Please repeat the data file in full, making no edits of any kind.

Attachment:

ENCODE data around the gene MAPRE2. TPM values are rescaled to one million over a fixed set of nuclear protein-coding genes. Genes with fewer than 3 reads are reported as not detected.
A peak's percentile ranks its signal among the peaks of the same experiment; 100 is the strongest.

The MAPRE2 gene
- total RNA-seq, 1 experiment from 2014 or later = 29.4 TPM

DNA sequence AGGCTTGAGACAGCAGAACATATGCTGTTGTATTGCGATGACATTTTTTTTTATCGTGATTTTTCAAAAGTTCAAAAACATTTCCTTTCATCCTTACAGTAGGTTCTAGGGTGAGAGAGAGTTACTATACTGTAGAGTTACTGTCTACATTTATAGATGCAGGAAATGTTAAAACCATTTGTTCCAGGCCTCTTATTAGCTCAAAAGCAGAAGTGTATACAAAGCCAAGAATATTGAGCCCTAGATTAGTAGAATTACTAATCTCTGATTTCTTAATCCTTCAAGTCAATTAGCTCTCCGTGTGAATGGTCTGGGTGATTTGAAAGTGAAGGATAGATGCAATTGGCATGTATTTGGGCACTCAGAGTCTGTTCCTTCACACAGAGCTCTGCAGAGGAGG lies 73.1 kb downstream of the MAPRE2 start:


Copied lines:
ENCODE data around the gene MAPRE2. TPM values are rescaled to one million over a fixed set of nuclear protein-coding genes. Genes with fewer than 3 reads are reported as not detected.
A peak's percentile ranks its signal among the peaks of the same experiment; 100 is the strongest.

The MAPRE2 gene
- total RNA-seq, 1 experiment from 2014 or later = 29.4 TPM

DNA sequence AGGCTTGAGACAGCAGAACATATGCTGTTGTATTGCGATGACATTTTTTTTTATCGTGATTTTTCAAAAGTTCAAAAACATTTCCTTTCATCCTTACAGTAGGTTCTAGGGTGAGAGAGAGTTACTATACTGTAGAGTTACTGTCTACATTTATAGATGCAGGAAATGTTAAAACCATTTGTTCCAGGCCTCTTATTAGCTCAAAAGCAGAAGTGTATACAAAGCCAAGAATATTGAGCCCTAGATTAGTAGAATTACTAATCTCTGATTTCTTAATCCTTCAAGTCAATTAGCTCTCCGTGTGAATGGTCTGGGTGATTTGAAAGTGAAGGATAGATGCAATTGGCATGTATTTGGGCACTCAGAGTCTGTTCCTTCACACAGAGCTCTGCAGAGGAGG lies 73.1 kb downstream of the MAPRE2 start: